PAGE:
USAvengers #2, by Al Ewing, Paco Medina, Juan Vlasco and Jesus Aburtov. Speaking of Must-Reads. We open with Thanos having killed all Earth’s heroes. Turns out, this is Captain Danimerica’s back-story. Look, I have a theme with Captain America nicknames, OK? Samerica, Steverica, now Danimerica. Huh, I just realized I should use Stevemerica. Anyway! Danimerica is Danielle Cage, the daughter of Luke and Jessica. Luckily, the Black Widow managed to form a team to take Thanos down. Hulkling, Black Knight, Excalibur and Guillotine all stabbed him with their magic swords. That’s . . . pretty awesome, actually. Thanos’ attack was what Captain Marvel stopped, so clearly, she made the right call with Ulysses, in that case, and Tony was an asshole for getting all pissy about it. Screw Tony. Also! Dani mentions multi-versal adventures and team-ups with a dozen versions of herself! That sounds amazing! Dammit, Ewing, why do you keep teasing awesome stories I want to read? Anyway, she’s come back in time, chasing the Golden Skull. He’s been hitting some targets, but they’re not sure what his real goal is. But Roberto guesses where they can learn more: A conference of rich people in Miami. So the team goes down, looking fiiiiiine.

USAvengers #2

SQUIRREL GIRL IN A TUX!

This really is a magical panel. And I love how Medina captures each character. ‘Berto, Toni and Maverick all look comfortable, because they know the value of looking good. Sam and Aikku look more awkward, because they’re both pretty down-to-earth people. And Doreen? Doreen’s rocking the tux because she knows she looks good. This issue is as good as the previous one. Dani’s cool. I like her backstory. It’s really neat stuff and hints at a ton of stories I want to read. (Most notably, it hints at an Eternity War. This isn’t the first time it’s been referenced. It’s definitely something Ewing wants to build up to. With any luck, it’ll be an actual event, somewhere down the line.) The Golden Skull is a thinly-veiled shot at Trump, which is great. I mean, Ewing created the character years ago. But him being Golden Skull? Perfect. There’s also this description:

USAvengers #2

Subtlety is overrated.

So, yeah, Ewing’s turned the Golden Skull into a commentary on Trump. And it’s fun. I love the art. Medina does make Dani a little slimmer than other artists have. I prefer Ripped Dani, myself. Medina makes her more conventionally feminine, and it’s disappointing. But it’s still gorgeous art. Medina, Vlasco and Aburtov are top-notch at what they do. It’s nice to look at, and it conveys humour really well, when appropriate. Also, look at the team in their sweet-ass tuxes.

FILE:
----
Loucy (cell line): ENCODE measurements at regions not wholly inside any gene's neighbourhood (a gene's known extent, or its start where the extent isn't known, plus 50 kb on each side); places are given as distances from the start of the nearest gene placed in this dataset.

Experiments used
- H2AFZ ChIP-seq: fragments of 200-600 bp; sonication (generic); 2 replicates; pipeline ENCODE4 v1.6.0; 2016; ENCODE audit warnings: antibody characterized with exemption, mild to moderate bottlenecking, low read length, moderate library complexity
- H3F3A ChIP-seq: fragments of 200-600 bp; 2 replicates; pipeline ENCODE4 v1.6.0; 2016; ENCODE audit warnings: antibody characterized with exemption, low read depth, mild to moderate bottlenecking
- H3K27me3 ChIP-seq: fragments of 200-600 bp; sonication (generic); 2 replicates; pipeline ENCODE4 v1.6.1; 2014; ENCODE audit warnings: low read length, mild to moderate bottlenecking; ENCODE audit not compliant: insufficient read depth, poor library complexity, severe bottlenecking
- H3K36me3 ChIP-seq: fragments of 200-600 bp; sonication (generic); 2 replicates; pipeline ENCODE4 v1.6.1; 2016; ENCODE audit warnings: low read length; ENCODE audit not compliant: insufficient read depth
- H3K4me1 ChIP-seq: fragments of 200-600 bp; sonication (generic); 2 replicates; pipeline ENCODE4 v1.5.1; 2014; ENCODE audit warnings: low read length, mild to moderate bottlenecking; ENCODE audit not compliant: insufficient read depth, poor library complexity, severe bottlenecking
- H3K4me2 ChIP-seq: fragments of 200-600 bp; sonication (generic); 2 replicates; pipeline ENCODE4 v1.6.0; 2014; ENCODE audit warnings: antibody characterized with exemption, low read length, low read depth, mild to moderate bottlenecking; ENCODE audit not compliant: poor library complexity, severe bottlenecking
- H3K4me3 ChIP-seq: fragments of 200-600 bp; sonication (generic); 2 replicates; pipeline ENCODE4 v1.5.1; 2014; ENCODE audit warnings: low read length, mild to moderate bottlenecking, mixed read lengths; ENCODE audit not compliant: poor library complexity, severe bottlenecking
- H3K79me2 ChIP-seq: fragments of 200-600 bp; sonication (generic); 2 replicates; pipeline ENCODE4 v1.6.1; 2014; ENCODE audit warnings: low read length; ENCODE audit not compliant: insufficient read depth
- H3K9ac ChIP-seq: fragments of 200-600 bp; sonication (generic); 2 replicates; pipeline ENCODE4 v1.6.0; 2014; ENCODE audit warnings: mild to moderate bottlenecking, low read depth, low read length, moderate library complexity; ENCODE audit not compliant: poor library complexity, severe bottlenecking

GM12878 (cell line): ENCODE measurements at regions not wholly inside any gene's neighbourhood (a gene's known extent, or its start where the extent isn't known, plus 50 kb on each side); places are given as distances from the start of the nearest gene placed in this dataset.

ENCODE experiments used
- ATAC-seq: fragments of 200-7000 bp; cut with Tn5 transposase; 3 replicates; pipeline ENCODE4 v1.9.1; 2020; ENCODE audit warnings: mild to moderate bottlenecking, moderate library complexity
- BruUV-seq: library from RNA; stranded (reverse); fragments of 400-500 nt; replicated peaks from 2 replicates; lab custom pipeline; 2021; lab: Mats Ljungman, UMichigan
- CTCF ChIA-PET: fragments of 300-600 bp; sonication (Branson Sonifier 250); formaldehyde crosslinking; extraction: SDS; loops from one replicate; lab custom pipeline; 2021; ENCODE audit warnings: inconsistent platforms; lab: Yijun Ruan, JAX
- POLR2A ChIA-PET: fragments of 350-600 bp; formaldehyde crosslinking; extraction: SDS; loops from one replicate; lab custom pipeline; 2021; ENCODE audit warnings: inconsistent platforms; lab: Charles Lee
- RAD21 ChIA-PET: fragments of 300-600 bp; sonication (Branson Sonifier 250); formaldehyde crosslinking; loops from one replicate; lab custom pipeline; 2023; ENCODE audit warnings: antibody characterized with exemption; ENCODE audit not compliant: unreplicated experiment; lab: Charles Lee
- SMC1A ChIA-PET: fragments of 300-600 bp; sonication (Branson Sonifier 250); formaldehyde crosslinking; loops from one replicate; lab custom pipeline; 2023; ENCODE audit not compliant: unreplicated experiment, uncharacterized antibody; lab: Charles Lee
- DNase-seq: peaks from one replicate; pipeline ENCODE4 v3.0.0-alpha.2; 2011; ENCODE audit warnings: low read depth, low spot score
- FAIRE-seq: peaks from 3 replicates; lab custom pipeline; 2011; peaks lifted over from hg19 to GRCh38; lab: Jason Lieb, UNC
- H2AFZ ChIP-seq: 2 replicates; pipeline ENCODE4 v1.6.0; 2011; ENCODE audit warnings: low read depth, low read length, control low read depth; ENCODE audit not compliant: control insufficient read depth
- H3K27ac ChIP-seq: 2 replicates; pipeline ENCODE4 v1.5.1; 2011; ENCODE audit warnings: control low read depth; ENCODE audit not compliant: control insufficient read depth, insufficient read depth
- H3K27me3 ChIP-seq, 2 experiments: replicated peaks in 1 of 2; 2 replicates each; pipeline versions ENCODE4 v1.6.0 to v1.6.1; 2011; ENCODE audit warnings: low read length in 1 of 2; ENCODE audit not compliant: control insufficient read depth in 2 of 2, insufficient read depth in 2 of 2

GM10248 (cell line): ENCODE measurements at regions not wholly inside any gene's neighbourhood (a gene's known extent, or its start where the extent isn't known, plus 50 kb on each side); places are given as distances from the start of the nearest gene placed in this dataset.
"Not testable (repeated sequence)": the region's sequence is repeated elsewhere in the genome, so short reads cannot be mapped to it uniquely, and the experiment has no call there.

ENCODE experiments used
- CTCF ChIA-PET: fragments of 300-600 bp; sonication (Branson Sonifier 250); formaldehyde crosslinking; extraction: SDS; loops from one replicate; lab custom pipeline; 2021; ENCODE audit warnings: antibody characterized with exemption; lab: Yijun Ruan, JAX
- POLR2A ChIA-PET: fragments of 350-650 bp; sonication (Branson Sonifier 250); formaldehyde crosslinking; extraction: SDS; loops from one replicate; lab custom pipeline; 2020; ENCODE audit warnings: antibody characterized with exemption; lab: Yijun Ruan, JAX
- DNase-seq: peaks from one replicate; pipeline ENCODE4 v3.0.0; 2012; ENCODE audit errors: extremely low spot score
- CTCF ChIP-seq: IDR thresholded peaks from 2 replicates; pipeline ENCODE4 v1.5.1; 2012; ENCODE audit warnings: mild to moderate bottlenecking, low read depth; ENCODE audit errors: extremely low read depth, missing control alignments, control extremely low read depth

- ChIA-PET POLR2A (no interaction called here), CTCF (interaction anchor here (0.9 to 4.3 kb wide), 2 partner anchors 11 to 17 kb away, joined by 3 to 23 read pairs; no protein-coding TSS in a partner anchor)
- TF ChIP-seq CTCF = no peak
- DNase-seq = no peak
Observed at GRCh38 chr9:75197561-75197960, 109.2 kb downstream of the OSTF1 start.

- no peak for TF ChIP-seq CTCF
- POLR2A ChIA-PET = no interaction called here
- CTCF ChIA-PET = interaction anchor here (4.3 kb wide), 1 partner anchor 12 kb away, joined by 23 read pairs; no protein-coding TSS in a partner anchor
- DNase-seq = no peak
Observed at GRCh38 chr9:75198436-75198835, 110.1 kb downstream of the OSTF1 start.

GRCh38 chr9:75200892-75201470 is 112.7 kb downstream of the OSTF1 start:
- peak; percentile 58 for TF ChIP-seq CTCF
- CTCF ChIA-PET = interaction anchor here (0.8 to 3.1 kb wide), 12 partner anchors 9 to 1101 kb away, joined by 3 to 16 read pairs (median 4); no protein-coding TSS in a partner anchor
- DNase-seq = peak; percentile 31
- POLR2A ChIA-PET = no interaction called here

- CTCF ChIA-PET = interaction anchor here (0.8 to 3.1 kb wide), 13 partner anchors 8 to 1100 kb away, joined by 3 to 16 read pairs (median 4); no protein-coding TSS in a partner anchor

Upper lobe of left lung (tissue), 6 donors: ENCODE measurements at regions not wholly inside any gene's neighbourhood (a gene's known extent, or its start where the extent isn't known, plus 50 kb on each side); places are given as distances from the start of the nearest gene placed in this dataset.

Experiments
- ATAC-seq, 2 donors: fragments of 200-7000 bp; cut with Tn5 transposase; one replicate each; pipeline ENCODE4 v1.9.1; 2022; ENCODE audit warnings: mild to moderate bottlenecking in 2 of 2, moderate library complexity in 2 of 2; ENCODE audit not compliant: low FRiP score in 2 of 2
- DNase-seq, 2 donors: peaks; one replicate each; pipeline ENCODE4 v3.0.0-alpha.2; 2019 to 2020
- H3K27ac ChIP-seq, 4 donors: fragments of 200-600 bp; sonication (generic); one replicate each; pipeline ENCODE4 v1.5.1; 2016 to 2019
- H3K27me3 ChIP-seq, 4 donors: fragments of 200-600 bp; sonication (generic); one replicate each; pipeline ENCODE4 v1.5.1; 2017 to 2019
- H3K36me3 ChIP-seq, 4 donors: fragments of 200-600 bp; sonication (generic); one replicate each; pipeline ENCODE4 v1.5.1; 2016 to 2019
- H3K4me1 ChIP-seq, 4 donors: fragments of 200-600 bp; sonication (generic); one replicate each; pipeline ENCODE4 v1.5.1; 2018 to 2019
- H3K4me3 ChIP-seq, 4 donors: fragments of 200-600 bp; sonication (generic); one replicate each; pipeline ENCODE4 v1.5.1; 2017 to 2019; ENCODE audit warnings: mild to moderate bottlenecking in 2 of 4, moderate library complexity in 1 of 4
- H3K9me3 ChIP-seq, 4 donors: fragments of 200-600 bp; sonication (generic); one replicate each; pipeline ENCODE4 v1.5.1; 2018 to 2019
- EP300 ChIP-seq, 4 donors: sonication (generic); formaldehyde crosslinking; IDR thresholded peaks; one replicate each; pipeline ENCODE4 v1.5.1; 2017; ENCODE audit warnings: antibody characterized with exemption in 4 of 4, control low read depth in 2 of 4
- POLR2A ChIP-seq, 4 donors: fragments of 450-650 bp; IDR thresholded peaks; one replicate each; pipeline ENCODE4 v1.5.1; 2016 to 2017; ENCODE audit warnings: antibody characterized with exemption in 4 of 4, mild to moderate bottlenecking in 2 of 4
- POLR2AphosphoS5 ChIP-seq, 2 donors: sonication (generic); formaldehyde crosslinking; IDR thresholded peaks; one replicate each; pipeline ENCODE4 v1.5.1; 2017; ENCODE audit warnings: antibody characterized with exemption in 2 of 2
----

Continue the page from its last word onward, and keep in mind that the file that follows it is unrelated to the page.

Mighty Captain Marvel #1, by Margaret Stohl, Ramon Rosanas and Michael Garland. Captain Marvel is fighting Hero Man, and they start to kiss. Turns out it’s a TV show, produced by Wacker Studios. Jessica Drew is delighted. Carol, less so, but it keeps Alpha Flight funded. Also, there’s a chair set aside for DeConnick. Aw, what a nice shout-out. It’s like they’re leaving an open invitation for her to come back any time. While Carol argues with the director, she gets a call from POTUS. Her ringtone, by the way, is, “Tell him, boy, bye.” Anyway, he lets her know there’s been an attack on an alien refugee camp. Army Rangers have taken hostages, including a little Kree girl. Carol goes to beat some ass and rescue the kid. So, uh, guys? This was really good. This was better than I expected. And I expected it to be good. This is really good. There’s a lot of humour, which has become something of a trademark for Captain Marvel, at this point. I will always love Jess taking joy in Carol’s suffering. I’m so glad Jess is still around. Brand and Puck are still great, too, and Wendy is still very sweet. As for Carol, she’s what she should be. Snarky, commanding, confident, self-questioning, frustrated at limitations placed on her, driven to help anyone she can. Very nuanced and complicated, basically. She makes a Star Wars joke, so there’s that. So Carol’s great. And Stohl’s building a very interesting story, very quickly. We’ve got the alien refugees fleeing the Chitauri, who are on a path for Earth (which also connects to events in Captain Stevemerica’s title), and we’ve got bounty hunters going after targets within the camps. An intriguing mystery, that. And we’ve got the Cap’n Marvel TV show, and I’m not gonna lie, I would love an entire issue of Carol, Jess, and a couple other characters doing an MST3K-style commentary on an episode. Make it an annual. Oh my god I want that annual so bad now. The art is also better than I’d expected. I wasn’t on board with Rosanas. But he did a solid job here. It’s very superheroic, but he also nails the comic beats, which isn’t a surprise, given his last project was Ant-Man. But it’s really good work. And Garland’s colours are solid. I’ll be honest, I still would’ve preferred an all-female creative team on this book, but I feel more confident now that Rosanas and Garland will deliver great work. And yeah, assuming Stohl stays on this book, I’ve got a feeling it’s gonna be a great run.